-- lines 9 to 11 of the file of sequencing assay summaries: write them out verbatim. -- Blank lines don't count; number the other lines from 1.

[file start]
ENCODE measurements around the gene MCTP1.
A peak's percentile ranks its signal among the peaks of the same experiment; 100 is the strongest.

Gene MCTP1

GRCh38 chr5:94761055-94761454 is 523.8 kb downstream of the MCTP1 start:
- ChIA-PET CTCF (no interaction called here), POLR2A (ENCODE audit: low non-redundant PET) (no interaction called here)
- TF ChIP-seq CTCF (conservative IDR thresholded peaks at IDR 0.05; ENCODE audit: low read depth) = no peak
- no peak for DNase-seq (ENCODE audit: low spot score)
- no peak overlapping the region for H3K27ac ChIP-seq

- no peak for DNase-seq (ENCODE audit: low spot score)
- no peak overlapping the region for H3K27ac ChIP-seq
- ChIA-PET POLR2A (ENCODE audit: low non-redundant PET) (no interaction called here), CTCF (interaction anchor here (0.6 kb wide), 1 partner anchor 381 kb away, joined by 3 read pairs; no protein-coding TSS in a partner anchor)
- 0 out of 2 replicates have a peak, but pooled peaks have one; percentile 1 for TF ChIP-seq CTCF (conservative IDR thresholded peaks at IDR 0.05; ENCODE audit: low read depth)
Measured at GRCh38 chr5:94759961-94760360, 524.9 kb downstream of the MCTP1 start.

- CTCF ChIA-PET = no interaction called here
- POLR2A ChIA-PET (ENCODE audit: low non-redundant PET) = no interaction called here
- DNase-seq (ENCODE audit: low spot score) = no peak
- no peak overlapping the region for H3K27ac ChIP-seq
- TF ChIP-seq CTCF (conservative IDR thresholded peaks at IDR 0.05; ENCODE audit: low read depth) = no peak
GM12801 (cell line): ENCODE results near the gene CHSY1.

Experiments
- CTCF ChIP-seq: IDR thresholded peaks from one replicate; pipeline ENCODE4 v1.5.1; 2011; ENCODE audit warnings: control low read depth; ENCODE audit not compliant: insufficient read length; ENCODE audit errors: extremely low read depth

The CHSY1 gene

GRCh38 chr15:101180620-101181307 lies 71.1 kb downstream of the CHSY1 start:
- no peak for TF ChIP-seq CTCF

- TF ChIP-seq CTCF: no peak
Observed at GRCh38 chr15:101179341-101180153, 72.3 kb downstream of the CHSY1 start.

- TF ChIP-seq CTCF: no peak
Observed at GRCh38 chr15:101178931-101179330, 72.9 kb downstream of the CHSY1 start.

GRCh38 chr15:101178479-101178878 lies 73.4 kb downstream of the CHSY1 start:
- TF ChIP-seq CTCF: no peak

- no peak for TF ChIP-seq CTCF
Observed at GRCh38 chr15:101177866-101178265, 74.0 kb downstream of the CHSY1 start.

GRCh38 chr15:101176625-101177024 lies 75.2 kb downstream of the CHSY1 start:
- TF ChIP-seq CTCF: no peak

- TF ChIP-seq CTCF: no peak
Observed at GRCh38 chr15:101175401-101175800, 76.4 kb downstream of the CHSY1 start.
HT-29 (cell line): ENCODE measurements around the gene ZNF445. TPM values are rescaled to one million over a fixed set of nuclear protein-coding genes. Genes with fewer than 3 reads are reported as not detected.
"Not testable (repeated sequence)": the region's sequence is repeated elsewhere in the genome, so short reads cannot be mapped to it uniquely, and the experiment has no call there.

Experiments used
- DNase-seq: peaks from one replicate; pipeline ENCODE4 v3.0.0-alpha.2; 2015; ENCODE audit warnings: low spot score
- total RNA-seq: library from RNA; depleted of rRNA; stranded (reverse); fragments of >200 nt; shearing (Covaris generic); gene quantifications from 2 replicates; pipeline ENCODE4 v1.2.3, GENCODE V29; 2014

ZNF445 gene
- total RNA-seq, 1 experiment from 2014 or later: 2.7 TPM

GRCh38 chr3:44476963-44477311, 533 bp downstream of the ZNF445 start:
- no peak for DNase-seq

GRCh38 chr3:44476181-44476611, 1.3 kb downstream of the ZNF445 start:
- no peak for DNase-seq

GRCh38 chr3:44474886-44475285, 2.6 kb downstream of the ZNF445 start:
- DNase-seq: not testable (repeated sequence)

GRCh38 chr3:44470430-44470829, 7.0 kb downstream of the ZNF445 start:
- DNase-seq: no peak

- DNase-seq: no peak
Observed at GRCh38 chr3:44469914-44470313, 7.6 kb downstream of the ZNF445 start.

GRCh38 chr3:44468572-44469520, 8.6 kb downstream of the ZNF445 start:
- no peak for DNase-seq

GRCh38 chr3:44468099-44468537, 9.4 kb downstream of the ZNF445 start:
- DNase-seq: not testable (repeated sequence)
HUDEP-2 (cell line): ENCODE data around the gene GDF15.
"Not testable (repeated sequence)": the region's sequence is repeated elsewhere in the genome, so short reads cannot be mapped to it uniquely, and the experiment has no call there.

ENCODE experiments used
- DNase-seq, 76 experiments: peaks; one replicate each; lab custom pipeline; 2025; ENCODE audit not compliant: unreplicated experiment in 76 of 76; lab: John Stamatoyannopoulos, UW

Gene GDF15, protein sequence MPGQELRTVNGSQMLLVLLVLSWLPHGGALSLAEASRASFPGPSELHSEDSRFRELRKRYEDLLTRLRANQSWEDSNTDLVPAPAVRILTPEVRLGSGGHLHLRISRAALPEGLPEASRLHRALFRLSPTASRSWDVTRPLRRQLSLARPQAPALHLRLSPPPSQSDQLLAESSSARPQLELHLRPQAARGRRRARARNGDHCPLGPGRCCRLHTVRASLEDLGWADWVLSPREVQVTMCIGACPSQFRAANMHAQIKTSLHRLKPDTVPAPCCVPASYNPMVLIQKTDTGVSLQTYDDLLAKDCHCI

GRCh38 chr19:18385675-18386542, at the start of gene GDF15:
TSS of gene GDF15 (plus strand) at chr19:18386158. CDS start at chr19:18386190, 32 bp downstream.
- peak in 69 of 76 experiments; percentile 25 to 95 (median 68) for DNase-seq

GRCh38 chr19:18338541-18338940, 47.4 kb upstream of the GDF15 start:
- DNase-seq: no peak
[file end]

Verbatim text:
- no peak for DNase-seq (ENCODE audit: low spot score)
- no peak overlapping the region for H3K27ac ChIP-seq
- ChIA-PET POLR2A (ENCODE audit: low non-redundant PET) (no interaction called here), CTCF (interaction anchor here (0.6 kb wide), 1 partner anchor 381 kb away, joined by 3 read pairs; no protein-coding TSS in a partner anchor)